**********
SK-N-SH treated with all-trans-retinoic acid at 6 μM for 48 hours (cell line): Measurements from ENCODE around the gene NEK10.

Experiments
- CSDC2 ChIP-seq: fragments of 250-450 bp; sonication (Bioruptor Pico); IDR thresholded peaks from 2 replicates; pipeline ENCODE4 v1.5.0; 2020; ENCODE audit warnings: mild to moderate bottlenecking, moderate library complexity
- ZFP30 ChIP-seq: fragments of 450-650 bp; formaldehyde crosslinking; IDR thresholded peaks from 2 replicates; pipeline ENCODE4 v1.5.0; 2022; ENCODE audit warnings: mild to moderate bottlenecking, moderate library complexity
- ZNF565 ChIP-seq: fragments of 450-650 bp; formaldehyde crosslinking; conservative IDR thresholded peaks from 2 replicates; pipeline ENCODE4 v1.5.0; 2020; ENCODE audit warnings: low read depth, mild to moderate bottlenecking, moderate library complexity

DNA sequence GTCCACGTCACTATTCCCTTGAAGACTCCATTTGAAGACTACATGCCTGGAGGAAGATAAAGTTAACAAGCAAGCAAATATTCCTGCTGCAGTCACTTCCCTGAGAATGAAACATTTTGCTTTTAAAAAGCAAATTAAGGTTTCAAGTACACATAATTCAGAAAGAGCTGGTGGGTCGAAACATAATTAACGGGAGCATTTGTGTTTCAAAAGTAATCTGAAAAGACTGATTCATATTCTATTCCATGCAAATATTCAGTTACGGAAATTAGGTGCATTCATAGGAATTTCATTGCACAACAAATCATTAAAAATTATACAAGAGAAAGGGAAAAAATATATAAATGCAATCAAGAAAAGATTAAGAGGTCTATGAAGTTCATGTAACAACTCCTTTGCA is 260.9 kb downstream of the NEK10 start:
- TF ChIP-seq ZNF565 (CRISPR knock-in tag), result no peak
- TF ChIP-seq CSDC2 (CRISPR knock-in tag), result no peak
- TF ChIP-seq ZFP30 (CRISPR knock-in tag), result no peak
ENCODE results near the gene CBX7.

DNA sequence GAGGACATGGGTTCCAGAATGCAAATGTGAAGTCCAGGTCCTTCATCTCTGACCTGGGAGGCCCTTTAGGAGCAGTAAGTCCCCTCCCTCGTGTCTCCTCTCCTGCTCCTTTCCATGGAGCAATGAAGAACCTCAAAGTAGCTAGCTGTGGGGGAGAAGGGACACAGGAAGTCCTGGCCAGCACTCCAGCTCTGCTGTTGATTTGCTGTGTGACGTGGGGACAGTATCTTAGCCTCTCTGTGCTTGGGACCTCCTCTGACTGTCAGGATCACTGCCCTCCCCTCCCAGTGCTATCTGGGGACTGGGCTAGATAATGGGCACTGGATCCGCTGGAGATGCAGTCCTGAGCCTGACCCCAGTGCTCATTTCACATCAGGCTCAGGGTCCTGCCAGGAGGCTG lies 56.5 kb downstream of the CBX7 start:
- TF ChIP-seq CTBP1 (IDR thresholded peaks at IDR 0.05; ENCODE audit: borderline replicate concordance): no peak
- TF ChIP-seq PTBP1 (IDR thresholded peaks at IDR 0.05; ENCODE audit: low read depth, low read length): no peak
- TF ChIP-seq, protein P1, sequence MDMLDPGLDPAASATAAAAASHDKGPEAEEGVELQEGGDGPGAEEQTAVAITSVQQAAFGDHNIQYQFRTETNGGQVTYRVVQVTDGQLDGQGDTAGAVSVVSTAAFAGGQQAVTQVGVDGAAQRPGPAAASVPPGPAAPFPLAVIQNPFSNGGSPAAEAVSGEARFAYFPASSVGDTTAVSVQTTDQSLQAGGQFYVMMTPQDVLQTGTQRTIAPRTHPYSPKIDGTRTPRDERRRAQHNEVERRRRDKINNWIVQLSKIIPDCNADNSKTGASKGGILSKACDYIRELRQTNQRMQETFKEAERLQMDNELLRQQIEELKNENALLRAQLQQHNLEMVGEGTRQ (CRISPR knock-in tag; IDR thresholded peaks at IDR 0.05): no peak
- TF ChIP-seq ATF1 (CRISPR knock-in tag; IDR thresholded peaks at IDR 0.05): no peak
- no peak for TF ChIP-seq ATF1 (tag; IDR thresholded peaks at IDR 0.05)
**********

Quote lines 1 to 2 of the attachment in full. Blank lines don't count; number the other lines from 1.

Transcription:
SK-N-SH treated with all-trans-retinoic acid at 6 μM for 48 hours (cell line): Measurements from ENCODE around the gene NEK10.

Experiments